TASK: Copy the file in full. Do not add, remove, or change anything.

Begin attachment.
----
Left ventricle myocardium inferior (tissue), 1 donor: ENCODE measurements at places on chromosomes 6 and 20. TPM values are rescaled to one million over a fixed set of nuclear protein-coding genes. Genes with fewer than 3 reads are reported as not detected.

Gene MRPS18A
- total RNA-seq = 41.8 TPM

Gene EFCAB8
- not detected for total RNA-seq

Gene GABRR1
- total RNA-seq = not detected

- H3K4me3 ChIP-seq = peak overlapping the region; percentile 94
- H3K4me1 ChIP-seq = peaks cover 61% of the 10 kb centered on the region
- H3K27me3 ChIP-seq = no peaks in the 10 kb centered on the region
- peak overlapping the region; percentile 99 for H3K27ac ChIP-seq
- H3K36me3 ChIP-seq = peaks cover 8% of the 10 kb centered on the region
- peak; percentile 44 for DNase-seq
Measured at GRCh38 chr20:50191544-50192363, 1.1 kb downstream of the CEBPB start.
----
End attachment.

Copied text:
Left ventricle myocardium inferior (tissue), 1 donor: ENCODE measurements at places on chromosomes 6 and 20. TPM values are rescaled to one million over a fixed set of nuclear protein-coding genes. Genes with fewer than 3 reads are reported as not detected.

Gene MRPS18A
- total RNA-seq = 41.8 TPM

Gene EFCAB8
- not detected for total RNA-seq

Gene GABRR1
- total RNA-seq = not detected

- H3K4me3 ChIP-seq = peak overlapping the region; percentile 94
- H3K4me1 ChIP-seq = peaks cover 61% of the 10 kb centered on the region
- H3K27me3 ChIP-seq = no peaks in the 10 kb centered on the region
- peak overlapping the region; percentile 99 for H3K27ac ChIP-seq
- H3K36me3 ChIP-seq = peaks cover 8% of the 10 kb centered on the region
- peak; percentile 44 for DNase-seq
Measured at GRCh38 chr20:50191544-50192363, 1.1 kb downstream of the CEBPB start.